Published pre-procedural predictors of AF recurrence after RF ablation include left atrial (LA) size, type and duration of AF and age.59 Of these, the most powerful and independent predictor is LA size. As HF patients usually have LA dilatation concomitant with left ventricular (LV) dysfunction, this could readily explain the observed decrease in RF efficacy. On the other hand, it is also possible that HF patients suffer from a condition that leads to a different mode of AF (through fibrosis or other disease of the LA), less responsive to pulmonary vein (PV) ablation. To evaluate these possibilities, this study used pre-procedural predictors of success to match patients with diminished left ventricular ejection fraction (LVEF) undergoing circumferential PV ablation (CPVA) to patients with normal LVEF and compared RF ablation outcomes for the two groups.


Patient population

A case–control study (1:1) was conducted with a total of 72 patients, 36 consecutive cases (depressed LVEF, defined as <50%10) and 36 controls (normal LVEF), retrospectively selected from our database. During the period studied, 2003–2007, all ablations for depressed ejection fraction (EF) cases were performed by the same two experienced operators. Cardiac dimensions and EF were evaluated by one full-time specialized physician, using 2-D transthoracic echocardiography in a dedicated echo lab. If the patient was in AF during data acquisition, the mean value of five consecutive beats was calculated, minimizing the effect of the varying heart rate. Cases were matched to controls by left atrial diameter (LAD), presence of arterial hypertension (AHT), age, sex, and type of AF (paroxysmal vs. non-paroxysmal). All patients were referred for percutaneous catheter ablation of symptomatic AF after having failed treatment with at least two antiarrhythmic drugs. Patients on oral anticoagulation stopped medication 3 days prior to the procedure and low-molecular-weight heparin was administered until the day before ablation. Patients underwent transoesophageal echocardiography and cardiac magnetic resonance (or computed tomography scan) prior to the ablation. Clinical characteristics are shown in Table 1.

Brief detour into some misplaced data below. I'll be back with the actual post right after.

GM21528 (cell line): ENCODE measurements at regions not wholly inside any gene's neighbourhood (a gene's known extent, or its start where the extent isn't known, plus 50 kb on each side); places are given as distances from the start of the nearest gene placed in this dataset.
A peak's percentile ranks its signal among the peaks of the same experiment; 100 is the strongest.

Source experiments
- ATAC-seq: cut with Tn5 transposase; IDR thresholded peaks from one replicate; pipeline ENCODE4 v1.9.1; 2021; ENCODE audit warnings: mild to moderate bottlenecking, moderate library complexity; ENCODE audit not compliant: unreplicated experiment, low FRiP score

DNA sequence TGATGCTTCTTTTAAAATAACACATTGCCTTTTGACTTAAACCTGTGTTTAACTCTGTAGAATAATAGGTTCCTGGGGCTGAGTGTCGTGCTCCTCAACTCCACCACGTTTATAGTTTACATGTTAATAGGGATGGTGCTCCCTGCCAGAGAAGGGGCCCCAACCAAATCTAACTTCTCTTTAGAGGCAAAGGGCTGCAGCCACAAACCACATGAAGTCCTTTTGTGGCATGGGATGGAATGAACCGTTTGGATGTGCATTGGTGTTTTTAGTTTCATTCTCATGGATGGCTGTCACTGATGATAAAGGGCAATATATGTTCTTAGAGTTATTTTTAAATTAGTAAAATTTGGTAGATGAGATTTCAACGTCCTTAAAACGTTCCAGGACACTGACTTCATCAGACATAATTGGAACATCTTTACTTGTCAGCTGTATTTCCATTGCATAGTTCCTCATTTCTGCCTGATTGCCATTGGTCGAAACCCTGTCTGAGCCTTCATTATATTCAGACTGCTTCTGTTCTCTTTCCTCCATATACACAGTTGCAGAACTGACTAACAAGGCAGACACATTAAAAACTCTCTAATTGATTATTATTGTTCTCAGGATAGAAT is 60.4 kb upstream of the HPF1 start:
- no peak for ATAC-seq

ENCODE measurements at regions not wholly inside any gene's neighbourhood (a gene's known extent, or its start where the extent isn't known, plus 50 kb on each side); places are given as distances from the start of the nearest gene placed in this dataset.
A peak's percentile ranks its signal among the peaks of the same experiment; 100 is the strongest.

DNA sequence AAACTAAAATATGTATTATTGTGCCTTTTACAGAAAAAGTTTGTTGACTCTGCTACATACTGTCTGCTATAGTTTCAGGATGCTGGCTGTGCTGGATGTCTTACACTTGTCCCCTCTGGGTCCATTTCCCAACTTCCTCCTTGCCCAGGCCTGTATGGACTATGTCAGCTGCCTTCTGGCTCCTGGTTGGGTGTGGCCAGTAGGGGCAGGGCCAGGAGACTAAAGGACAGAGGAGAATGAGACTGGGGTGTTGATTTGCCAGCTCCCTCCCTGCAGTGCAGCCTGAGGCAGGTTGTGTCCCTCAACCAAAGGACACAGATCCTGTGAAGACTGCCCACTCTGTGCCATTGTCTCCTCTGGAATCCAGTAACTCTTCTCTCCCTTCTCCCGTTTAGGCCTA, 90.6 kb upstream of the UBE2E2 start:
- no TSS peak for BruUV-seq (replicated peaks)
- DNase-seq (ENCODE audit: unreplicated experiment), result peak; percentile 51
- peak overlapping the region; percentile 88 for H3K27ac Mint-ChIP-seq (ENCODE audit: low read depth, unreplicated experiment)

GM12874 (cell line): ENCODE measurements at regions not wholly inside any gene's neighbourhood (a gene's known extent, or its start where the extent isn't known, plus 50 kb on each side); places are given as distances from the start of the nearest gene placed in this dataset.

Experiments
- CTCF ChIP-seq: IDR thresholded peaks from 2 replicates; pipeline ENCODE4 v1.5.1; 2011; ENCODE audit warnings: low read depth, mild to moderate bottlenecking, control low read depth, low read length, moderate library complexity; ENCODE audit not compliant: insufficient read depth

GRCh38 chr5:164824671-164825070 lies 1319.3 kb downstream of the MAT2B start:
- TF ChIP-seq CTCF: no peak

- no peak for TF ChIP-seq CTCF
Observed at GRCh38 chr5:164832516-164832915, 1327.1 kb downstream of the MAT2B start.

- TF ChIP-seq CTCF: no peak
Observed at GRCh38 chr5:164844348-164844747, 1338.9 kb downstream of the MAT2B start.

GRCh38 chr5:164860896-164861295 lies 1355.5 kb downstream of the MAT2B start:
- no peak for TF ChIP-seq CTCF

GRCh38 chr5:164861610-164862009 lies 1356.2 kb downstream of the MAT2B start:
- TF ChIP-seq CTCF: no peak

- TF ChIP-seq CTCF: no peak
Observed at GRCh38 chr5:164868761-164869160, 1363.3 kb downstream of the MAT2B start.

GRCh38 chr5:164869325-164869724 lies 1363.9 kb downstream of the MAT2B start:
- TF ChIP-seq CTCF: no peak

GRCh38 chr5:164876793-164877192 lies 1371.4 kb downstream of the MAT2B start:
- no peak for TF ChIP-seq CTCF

View this table:
Table 1

Clinical characteristics of the patient population

Patients with normal LVEF (n = 36)Patients with low LVEF (n = 36)P-value
Age (years)51.32 ± 9.8951.72 ± 10.490.87
Male gender34 (94.4)32 (88.9)0.67
Paroxysmal15 (41.7)14 (38.9)1.0
AHT19 (52.8)19 (52.8)1.0
Duration of AF (months)78.12 ± 99.9043.96 ± 48.080.14
LVEDD (mm)52.41 ± 5.0555.63 ± 6.210.03
LVESD (mm)32.64 ± 4.2840.29 ± 6.95<0.001
LAD (mm)42.81 ± 5.4342.61 ± 6.000.89
EF (%)63.14 ± 5.4741.36 ± 8.02<0.001